The topic of this sermon, indeed, was a fitting capstone of the seven sermons delivered under the auspices of the English Hopkins Society. With permission of the English Society of Jesuits, for which I offer the fullest gratitude, here is the full text of Fr. D"Arcy's sermon as later printed by Fr. Alfred Thomas.
 That I may know him and the power of his resurrection and the
 fellowship of his sufferings, being made comfortable unto his
 death; if by means I might attain unto the resurrection of the dead.
 (Phil. 3, 10)

FATHER Gerard Manley Hopkins died in 1889, a youngish man only forty-five years old. He was greatly liked as a priest and religious, but few knew of him as a poet. Hence it was only owing to the efforts of a friend, Robert Bridges the poet laureate, that his poems were published in 1918, nearly thirty years after his death. Bridges, without realising it, edited the poems at a time when fresh forms of literature were in vogue and the quality of Hopkins's verse came to be quickly appreciated. The fifty and more years since then have shown an ever deepening affection for his writing.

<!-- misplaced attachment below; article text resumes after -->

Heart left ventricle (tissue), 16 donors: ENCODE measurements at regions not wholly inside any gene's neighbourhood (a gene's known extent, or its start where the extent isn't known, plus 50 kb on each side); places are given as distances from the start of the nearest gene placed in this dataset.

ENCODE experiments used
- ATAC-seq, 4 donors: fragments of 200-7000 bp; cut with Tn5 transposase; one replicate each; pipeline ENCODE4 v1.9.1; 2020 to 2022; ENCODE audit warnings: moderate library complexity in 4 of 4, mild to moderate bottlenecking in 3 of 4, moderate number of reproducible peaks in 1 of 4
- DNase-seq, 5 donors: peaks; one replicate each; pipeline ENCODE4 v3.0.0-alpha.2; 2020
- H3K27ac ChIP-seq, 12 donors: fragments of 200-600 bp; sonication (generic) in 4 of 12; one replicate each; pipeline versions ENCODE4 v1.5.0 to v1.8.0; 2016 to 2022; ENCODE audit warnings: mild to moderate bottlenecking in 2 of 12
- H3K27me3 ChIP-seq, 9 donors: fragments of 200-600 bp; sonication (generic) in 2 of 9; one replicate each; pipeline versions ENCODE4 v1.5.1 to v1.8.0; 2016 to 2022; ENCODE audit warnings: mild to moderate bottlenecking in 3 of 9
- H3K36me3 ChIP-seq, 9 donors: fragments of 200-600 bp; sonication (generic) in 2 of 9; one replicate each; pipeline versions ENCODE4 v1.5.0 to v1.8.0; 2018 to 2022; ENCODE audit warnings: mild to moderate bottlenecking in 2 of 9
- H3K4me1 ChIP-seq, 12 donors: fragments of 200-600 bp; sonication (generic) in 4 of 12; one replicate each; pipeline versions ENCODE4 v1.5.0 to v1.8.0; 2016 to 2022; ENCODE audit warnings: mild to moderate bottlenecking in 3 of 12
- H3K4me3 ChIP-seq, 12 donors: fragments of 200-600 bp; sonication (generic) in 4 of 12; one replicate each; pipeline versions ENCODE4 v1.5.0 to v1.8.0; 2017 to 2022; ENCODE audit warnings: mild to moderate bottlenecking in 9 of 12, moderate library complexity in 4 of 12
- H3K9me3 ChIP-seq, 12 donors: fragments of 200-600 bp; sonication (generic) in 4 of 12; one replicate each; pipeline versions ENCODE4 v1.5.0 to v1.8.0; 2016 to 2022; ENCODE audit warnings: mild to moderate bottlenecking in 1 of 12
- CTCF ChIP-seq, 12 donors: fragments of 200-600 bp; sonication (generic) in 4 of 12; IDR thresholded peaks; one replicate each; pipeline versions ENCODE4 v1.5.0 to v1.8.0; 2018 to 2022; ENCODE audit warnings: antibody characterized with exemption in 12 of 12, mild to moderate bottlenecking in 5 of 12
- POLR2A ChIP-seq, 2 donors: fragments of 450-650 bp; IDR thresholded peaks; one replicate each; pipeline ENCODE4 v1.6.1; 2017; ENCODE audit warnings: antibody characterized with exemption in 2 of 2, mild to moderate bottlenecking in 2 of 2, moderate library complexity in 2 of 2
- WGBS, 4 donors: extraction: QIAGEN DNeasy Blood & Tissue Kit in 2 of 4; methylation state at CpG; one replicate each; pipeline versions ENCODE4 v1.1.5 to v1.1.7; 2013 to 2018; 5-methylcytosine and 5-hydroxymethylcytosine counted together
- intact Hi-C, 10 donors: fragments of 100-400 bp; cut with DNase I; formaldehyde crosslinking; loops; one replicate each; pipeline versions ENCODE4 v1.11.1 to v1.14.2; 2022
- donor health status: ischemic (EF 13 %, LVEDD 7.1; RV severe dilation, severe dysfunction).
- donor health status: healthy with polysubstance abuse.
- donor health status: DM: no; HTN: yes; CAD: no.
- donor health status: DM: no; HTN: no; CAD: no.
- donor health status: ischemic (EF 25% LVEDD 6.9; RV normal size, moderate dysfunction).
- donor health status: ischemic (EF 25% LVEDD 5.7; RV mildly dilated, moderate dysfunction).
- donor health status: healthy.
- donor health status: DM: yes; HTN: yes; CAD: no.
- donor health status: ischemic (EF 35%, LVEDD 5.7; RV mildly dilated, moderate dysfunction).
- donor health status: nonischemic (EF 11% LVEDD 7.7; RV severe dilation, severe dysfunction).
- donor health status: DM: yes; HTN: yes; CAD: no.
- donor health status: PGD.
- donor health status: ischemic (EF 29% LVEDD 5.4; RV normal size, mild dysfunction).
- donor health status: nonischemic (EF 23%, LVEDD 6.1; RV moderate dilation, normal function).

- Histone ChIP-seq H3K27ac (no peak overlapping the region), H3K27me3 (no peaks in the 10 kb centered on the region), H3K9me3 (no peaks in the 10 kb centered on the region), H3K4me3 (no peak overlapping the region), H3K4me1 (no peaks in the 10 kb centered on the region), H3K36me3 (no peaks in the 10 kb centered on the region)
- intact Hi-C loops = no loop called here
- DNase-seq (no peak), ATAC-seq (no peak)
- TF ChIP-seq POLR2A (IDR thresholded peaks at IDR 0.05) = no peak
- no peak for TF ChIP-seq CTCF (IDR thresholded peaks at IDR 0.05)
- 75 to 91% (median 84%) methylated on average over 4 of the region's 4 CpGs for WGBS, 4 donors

Hopkins, after becoming a Catholic and entering The Society of Jesus, foreswore poetry, but the genius in him could not be smothered and after seven years silence as a Jesuit, in a letter to his friend Canon Dixon, he wrote that in the winter of 1875 the Deutschland was wreaked in the month of the Germany, were drowned. This so affected him that he wrote his one major poem, The Wreck of the Deutschland, drawing vivid details from The Times newspaper--details such as of one tall nun's cry, "O Christ, come quickly!" The poem had no success at the time, though we can see comparing it with the published volume of his verse that it was the occasion for his expressing what proved a dominant theme of his life. A number of interpretations have been supplied. One critic has claimed that it is concerned to show them God's mastery over mankind and bring men to an acknowledgement that it was aroused by the unpredicted death of so many comfortless and unconfessed. Another critic's verdict is that the poem is not so much an attempt to answer the problem of suffering as an insight into the mastery of grace and Christ's mastery. This last is surely nearer to Hopkins's intent--all these ideas are present but linked up with emotional discovery or new realisation of the significance of the suffering and the death of five nuns. God is the master, and we say "yes--O at lightning and lashed rod"; we "kiss [our] hand to the stars, lovely-asunder starlight, wafting [God] out of it." We recognize his mastery, but there is mystery in his coming, and the mystery is revealed in the death of this "tall nun." God's advent is not in bliss, as we expect. We are often scandalised at the tragedies of the good. "Here the faithful waver, the faithless fable and miss." What we miss is the mystery and mastery of the passion. Hopkins describe vividly how a new understanding dawns on him, as he comes to see that God is "lightening and love," a "winter and warm," and that he has his "dark descending and most art merciful then."